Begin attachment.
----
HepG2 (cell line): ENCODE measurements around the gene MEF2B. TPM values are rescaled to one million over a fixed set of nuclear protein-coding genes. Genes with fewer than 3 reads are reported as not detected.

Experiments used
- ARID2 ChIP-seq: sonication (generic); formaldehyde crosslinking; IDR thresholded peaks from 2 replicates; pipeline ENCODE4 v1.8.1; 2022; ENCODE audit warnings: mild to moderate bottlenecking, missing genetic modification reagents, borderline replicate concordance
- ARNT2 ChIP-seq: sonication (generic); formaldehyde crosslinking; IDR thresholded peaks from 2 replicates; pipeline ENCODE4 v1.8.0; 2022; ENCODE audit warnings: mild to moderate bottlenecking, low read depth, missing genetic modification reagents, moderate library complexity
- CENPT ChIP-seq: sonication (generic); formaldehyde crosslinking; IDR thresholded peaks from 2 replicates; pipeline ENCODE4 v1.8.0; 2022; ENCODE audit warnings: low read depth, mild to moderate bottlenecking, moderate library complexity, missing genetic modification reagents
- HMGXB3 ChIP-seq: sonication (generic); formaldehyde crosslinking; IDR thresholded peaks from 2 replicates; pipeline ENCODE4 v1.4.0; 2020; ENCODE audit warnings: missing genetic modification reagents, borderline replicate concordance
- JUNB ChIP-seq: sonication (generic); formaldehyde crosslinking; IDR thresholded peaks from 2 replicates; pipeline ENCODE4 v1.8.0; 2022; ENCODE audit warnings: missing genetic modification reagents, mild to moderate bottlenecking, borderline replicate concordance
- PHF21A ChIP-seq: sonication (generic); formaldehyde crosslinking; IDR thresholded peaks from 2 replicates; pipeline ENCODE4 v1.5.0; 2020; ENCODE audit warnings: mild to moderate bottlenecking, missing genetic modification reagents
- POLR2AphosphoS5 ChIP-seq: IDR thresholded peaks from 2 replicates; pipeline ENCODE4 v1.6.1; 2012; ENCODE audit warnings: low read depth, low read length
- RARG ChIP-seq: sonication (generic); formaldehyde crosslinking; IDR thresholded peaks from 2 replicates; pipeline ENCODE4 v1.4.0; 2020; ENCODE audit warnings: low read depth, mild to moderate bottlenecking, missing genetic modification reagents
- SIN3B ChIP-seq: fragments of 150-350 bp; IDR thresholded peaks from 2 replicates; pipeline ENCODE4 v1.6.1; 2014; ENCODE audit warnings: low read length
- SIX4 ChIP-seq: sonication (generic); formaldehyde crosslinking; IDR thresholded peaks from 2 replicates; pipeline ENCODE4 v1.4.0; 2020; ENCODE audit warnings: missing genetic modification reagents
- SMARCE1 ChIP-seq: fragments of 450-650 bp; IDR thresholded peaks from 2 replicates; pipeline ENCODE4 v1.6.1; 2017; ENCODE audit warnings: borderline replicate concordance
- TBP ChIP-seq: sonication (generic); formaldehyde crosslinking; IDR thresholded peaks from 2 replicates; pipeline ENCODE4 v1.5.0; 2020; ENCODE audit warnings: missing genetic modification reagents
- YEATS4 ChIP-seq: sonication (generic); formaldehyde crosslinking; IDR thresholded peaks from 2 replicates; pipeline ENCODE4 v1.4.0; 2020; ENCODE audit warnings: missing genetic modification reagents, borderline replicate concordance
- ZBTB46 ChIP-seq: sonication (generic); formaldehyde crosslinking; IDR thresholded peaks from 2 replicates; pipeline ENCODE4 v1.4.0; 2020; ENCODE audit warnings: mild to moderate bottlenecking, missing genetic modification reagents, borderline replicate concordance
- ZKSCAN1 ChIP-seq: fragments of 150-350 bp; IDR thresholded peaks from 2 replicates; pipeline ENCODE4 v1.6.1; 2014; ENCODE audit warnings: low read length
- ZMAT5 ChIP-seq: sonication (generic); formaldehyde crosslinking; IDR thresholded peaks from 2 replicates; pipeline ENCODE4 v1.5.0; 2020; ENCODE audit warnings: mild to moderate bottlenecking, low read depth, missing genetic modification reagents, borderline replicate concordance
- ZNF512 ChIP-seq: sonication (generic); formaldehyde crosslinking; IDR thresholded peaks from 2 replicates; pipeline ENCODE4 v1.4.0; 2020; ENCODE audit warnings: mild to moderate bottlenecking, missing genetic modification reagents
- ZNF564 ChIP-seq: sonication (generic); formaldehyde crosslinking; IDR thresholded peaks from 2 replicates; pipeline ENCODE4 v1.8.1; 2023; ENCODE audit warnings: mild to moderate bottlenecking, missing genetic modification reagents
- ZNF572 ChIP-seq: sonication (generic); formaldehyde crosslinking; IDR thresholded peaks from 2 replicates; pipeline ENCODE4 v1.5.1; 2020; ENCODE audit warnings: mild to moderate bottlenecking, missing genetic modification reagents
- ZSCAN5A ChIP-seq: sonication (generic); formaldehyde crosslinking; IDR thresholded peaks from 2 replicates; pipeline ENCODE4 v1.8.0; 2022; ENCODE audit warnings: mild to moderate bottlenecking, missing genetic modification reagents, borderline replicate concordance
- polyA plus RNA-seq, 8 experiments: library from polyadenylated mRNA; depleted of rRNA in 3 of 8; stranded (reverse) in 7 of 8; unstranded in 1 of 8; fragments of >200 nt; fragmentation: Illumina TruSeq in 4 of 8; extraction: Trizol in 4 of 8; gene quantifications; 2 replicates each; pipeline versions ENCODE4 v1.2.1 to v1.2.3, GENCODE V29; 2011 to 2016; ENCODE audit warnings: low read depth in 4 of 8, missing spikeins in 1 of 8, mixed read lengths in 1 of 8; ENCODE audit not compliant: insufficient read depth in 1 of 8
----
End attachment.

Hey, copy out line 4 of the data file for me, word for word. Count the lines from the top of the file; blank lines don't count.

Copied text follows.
- ARNT2 ChIP-seq: sonication (generic); formaldehyde crosslinking; IDR thresholded peaks from 2 replicates; pipeline ENCODE4 v1.8.0; 2022; ENCODE audit warnings: mild to moderate bottlenecking, low read depth, missing genetic modification reagents, moderate library complexity